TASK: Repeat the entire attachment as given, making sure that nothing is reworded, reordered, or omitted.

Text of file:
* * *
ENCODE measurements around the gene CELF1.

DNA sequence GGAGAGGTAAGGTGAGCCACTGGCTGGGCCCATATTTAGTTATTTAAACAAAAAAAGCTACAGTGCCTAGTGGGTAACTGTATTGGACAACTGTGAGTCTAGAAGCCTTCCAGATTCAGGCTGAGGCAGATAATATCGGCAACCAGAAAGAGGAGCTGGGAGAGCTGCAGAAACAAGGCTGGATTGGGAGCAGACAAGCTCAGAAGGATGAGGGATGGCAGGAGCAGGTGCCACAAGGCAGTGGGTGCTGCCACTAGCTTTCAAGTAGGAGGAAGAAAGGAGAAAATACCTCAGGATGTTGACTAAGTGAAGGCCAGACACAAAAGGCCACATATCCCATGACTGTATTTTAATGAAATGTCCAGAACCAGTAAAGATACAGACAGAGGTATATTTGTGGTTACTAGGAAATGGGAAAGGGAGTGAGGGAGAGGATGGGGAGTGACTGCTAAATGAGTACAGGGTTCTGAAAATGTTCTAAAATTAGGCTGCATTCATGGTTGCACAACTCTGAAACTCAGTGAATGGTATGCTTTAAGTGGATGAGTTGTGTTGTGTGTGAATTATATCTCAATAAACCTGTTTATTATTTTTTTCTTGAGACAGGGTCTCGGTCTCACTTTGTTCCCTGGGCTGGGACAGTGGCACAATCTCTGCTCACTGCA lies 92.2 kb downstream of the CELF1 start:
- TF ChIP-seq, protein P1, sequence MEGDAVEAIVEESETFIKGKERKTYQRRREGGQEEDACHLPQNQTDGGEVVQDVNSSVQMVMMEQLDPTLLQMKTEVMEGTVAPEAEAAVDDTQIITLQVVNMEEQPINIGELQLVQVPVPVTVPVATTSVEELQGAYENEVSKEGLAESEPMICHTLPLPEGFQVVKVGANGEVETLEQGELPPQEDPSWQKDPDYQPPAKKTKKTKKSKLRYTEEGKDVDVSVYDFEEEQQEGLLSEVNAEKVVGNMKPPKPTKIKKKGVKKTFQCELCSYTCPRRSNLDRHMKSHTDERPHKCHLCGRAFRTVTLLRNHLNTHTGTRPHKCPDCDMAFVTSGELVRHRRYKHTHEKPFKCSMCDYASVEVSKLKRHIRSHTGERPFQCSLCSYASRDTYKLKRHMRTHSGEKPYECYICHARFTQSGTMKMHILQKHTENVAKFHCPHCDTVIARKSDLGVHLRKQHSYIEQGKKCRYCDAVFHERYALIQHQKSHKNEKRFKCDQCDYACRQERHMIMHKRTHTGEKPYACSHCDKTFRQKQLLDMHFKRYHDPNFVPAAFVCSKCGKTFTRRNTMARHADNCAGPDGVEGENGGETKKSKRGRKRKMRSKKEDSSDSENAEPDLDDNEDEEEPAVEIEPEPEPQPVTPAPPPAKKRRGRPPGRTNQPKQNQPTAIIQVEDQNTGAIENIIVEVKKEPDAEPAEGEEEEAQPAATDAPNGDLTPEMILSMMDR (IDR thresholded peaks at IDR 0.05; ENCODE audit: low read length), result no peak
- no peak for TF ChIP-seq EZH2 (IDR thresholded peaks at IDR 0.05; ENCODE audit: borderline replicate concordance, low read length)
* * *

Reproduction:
ENCODE measurements around the gene CELF1.

DNA sequence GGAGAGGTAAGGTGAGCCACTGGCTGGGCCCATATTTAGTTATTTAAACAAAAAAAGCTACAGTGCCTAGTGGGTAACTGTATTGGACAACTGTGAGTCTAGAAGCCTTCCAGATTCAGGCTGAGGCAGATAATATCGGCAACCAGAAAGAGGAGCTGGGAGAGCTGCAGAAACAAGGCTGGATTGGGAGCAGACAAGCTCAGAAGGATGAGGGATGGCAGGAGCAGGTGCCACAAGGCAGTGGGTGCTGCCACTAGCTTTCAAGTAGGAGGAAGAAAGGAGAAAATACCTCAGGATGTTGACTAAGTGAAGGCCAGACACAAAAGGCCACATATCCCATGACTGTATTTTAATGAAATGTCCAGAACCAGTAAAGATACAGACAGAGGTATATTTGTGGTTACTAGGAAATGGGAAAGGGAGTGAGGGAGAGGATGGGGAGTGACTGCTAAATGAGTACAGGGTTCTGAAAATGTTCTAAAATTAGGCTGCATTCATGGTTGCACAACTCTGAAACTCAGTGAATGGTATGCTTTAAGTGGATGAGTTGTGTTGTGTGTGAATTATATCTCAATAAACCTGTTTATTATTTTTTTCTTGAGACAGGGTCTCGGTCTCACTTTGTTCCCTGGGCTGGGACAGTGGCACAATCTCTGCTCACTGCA lies 92.2 kb downstream of the CELF1 start:
- TF ChIP-seq, protein P1, sequence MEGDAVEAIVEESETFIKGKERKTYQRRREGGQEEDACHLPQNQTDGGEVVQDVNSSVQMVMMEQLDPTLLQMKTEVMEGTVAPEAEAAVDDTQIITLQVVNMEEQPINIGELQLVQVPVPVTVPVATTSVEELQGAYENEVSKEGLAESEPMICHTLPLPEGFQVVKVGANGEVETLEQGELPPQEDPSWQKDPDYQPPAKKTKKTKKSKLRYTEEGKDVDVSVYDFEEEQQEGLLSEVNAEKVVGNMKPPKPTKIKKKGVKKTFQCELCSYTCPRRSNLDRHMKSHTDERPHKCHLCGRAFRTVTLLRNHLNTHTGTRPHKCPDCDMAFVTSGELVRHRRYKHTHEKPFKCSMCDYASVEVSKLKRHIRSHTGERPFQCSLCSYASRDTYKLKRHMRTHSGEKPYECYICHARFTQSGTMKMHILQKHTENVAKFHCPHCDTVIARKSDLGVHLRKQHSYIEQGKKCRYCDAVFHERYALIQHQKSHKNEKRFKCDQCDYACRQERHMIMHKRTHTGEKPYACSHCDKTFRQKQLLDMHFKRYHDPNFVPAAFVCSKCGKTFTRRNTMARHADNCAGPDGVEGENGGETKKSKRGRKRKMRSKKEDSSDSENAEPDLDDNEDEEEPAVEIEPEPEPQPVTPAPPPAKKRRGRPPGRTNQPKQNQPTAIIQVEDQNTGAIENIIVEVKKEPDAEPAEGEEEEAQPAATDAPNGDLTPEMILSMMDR (IDR thresholded peaks at IDR 0.05; ENCODE audit: low read length), result no peak
- no peak for TF ChIP-seq EZH2 (IDR thresholded peaks at IDR 0.05; ENCODE audit: borderline replicate concordance, low read length)